It was kind of crazy pricing out inner 39t rings, as both the 5700-series 105 and 6700-series Ultegra came in at about $12, but the Dura Ace 7900 was consistently $50 all over the Internet. I'm not so big a Fred that I have to run Dura Ace on an inner ring, and $12 is a pittance to ensure longevity.

Almost immediately after hitting the "order" button I flew into a bit of a panic. I've replaced so much of this bike...should I have just gotten a new one back in August? Because I am exceptionally anal, I was able to pull together every single receipt for parts and labor, and while I've spent almost as much repairing it as buying it, I'm still riding a hi-mod carbon bike below the purchase price of a similarly-equipped new bike from ANY of the mid- to high-end brands on the market, already fitted with crazy light wheels. And best of all? It's gorgeous. I'll take that any day.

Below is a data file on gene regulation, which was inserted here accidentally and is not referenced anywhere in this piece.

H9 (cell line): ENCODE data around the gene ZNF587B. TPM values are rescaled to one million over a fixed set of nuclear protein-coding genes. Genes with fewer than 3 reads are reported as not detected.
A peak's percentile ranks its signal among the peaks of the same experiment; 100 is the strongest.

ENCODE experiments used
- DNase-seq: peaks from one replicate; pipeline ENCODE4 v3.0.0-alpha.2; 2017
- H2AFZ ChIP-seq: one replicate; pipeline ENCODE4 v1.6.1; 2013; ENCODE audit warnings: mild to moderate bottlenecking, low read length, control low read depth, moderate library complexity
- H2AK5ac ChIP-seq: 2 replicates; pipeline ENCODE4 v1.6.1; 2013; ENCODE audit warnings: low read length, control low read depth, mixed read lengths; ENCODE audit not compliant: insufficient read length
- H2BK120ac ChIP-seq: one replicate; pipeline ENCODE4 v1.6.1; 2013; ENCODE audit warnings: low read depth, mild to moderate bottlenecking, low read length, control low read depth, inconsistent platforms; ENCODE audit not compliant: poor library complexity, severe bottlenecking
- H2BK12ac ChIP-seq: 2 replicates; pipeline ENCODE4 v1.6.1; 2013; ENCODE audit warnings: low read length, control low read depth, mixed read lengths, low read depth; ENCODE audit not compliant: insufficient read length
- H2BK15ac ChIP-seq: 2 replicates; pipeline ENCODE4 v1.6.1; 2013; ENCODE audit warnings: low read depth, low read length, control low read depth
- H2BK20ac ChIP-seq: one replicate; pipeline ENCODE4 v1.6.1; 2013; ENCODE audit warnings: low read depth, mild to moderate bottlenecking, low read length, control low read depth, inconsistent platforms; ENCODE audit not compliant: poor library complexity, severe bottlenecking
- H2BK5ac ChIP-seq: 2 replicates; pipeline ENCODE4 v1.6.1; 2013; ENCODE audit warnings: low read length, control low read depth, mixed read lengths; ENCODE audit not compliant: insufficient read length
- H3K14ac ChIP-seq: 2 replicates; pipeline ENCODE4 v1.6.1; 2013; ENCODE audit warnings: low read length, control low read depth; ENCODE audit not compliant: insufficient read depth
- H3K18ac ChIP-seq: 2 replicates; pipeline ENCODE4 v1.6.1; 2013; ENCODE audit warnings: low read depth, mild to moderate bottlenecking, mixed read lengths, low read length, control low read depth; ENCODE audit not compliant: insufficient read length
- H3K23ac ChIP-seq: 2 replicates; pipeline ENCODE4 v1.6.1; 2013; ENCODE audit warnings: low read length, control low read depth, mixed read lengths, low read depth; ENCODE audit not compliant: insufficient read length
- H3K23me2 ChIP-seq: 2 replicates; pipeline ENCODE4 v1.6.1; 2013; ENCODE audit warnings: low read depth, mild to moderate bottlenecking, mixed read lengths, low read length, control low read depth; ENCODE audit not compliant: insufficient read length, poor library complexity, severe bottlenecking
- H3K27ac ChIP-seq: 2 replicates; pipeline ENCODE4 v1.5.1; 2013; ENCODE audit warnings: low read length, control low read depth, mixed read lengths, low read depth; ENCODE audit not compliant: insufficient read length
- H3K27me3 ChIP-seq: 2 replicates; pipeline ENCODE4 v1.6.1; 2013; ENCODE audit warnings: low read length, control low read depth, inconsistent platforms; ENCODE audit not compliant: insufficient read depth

In other exciting cycling news, yesterday was 'free money day' at Performance Bicycle, as they dropped the price of my winter bike by $100 for the second time in the 3 months since I bought it. Yay free money!

Tuesday, January 05, 2016


Getting to know this bike has been quite the learning experience. I really didn't want to become anything close to an expert in cycling components, but alas, the journey continues...